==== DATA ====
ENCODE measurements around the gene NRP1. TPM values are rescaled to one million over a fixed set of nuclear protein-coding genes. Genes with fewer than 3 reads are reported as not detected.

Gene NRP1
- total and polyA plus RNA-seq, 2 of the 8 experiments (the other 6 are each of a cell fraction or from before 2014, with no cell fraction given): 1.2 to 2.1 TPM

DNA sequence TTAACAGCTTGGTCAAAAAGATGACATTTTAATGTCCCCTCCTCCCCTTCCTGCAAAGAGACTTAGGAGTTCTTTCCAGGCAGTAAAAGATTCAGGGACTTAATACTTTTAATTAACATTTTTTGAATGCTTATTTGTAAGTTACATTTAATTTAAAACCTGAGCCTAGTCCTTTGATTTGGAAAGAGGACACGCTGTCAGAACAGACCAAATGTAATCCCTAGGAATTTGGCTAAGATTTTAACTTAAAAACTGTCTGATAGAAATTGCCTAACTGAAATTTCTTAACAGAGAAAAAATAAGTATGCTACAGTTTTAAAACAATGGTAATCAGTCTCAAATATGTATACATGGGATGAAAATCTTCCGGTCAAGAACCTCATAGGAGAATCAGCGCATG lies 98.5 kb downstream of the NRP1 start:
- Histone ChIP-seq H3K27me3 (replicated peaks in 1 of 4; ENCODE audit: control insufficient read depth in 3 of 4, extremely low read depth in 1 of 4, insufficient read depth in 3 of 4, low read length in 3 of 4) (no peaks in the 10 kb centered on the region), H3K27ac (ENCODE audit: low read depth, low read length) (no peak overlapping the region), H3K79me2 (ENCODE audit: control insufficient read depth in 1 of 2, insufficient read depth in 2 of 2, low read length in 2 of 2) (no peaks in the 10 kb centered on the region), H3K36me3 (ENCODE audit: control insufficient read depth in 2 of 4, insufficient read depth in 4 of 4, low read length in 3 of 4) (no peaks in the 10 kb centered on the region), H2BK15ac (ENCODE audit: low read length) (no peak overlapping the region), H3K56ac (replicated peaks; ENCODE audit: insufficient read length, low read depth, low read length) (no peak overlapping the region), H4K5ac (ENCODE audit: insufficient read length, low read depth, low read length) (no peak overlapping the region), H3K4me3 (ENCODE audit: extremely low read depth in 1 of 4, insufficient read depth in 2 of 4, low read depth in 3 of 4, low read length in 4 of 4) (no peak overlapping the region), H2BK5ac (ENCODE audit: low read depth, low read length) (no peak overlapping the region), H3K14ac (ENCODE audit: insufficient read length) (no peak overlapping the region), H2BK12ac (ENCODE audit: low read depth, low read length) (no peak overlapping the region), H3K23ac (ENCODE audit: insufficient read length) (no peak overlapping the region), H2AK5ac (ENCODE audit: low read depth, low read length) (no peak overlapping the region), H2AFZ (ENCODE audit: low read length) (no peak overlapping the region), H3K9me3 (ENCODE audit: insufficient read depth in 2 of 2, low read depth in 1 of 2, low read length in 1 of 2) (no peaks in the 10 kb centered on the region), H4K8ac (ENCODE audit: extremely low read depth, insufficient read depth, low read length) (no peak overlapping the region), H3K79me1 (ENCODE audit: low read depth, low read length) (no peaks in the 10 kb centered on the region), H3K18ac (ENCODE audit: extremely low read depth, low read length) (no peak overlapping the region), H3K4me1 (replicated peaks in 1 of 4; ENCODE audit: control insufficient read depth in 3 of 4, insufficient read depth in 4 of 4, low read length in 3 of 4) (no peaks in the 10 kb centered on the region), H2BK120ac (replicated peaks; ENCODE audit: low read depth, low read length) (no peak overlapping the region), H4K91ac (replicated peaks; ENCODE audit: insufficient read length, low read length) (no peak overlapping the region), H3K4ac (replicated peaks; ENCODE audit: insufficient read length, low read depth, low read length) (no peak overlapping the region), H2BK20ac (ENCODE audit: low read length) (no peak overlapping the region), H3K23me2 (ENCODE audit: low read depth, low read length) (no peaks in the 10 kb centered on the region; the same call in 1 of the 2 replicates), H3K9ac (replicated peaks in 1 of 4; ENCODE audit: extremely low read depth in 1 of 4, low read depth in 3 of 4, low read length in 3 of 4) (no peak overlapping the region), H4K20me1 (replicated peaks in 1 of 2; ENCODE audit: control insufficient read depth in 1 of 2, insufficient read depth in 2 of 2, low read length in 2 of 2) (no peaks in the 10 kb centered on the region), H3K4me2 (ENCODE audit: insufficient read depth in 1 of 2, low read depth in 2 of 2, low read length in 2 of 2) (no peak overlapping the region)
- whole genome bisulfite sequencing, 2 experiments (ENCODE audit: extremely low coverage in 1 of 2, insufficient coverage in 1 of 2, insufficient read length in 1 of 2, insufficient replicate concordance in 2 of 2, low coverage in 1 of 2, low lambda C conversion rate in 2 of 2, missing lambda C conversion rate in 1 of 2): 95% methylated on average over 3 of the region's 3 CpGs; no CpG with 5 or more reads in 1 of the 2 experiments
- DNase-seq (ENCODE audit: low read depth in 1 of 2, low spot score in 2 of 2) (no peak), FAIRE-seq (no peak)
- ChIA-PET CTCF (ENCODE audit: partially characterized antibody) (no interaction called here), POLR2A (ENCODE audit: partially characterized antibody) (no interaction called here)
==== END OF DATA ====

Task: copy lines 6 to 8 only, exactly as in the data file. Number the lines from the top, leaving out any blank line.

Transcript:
- whole genome bisulfite sequencing, 2 experiments (ENCODE audit: extremely low coverage in 1 of 2, insufficient coverage in 1 of 2, insufficient read length in 1 of 2, insufficient replicate concordance in 2 of 2, low coverage in 1 of 2, low lambda C conversion rate in 2 of 2, missing lambda C conversion rate in 1 of 2): 95% methylated on average over 3 of the region's 3 CpGs; no CpG with 5 or more reads in 1 of the 2 experiments
- DNase-seq (ENCODE audit: low read depth in 1 of 2, low spot score in 2 of 2) (no peak), FAIRE-seq (no peak)
- ChIA-PET CTCF (ENCODE audit: partially characterized antibody) (no interaction called here), POLR2A (ENCODE audit: partially characterized antibody) (no interaction called here)